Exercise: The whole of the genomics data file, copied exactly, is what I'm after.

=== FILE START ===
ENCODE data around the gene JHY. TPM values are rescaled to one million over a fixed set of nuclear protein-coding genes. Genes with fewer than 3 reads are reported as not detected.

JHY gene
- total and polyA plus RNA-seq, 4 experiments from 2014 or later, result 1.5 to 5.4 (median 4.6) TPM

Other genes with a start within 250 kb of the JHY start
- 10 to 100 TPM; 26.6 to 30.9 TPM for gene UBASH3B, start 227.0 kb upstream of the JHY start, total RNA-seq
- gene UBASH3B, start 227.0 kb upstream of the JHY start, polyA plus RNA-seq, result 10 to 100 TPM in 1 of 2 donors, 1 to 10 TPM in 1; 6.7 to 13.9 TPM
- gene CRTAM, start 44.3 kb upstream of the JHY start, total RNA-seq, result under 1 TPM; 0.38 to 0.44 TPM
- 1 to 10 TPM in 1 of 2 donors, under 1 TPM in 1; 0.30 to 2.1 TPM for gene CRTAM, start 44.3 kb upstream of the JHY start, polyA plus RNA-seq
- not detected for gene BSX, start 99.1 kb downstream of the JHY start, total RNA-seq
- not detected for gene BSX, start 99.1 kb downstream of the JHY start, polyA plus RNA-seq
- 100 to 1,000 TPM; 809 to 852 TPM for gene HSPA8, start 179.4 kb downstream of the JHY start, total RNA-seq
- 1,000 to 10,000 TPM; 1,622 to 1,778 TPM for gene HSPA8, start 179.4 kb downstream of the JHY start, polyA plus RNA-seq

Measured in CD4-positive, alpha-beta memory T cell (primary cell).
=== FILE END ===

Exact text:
ENCODE data around the gene JHY. TPM values are rescaled to one million over a fixed set of nuclear protein-coding genes. Genes with fewer than 3 reads are reported as not detected.

JHY gene
- total and polyA plus RNA-seq, 4 experiments from 2014 or later, result 1.5 to 5.4 (median 4.6) TPM

Other genes with a start within 250 kb of the JHY start
- 10 to 100 TPM; 26.6 to 30.9 TPM for gene UBASH3B, start 227.0 kb upstream of the JHY start, total RNA-seq
- gene UBASH3B, start 227.0 kb upstream of the JHY start, polyA plus RNA-seq, result 10 to 100 TPM in 1 of 2 donors, 1 to 10 TPM in 1; 6.7 to 13.9 TPM
- gene CRTAM, start 44.3 kb upstream of the JHY start, total RNA-seq, result under 1 TPM; 0.38 to 0.44 TPM
- 1 to 10 TPM in 1 of 2 donors, under 1 TPM in 1; 0.30 to 2.1 TPM for gene CRTAM, start 44.3 kb upstream of the JHY start, polyA plus RNA-seq
- not detected for gene BSX, start 99.1 kb downstream of the JHY start, total RNA-seq
- not detected for gene BSX, start 99.1 kb downstream of the JHY start, polyA plus RNA-seq
- 100 to 1,000 TPM; 809 to 852 TPM for gene HSPA8, start 179.4 kb downstream of the JHY start, total RNA-seq
- 1,000 to 10,000 TPM; 1,622 to 1,778 TPM for gene HSPA8, start 179.4 kb downstream of the JHY start, polyA plus RNA-seq

Measured in CD4-positive, alpha-beta memory T cell (primary cell).